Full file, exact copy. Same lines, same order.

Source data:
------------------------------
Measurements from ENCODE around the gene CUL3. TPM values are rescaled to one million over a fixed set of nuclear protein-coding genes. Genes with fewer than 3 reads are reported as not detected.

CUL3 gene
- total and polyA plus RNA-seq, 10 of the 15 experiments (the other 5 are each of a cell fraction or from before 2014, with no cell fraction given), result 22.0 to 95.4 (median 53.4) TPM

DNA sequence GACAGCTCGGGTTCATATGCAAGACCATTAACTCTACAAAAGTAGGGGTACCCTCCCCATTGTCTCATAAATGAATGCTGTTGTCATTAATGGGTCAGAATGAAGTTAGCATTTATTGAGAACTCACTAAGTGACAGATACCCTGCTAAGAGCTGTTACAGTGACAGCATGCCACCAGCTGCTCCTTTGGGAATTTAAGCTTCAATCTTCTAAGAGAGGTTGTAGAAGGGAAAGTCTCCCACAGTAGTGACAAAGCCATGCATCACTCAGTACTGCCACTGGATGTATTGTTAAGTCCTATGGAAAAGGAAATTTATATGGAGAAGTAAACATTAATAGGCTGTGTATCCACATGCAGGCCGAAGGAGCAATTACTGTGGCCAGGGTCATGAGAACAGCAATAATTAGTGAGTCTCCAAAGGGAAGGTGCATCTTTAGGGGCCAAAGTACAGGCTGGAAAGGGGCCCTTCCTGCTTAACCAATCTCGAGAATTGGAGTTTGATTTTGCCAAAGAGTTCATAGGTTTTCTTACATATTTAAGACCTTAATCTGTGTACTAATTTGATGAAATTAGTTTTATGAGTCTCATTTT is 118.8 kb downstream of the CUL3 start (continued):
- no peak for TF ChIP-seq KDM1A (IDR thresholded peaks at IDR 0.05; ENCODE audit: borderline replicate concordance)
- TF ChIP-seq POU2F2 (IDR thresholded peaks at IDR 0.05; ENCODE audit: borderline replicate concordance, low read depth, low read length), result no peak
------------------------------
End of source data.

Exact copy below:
Measurements from ENCODE around the gene CUL3. TPM values are rescaled to one million over a fixed set of nuclear protein-coding genes. Genes with fewer than 3 reads are reported as not detected.

CUL3 gene
- total and polyA plus RNA-seq, 10 of the 15 experiments (the other 5 are each of a cell fraction or from before 2014, with no cell fraction given), result 22.0 to 95.4 (median 53.4) TPM

DNA sequence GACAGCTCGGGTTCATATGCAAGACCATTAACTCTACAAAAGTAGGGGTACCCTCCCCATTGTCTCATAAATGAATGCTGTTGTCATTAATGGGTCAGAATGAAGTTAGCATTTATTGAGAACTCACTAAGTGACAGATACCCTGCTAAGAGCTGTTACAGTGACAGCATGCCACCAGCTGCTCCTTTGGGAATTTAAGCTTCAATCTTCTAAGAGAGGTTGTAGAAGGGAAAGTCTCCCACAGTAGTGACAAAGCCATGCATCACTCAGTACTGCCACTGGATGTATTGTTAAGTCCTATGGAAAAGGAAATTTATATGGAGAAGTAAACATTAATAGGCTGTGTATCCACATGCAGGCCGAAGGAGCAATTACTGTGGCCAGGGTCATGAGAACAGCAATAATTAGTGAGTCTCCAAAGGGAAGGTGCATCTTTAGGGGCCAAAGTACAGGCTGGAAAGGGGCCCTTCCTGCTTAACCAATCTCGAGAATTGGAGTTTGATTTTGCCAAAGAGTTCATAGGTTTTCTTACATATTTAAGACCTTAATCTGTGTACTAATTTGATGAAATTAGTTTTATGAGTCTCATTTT is 118.8 kb downstream of the CUL3 start (continued):
- no peak for TF ChIP-seq KDM1A (IDR thresholded peaks at IDR 0.05; ENCODE audit: borderline replicate concordance)
- TF ChIP-seq POU2F2 (IDR thresholded peaks at IDR 0.05; ENCODE audit: borderline replicate concordance, low read depth, low read length), result no peak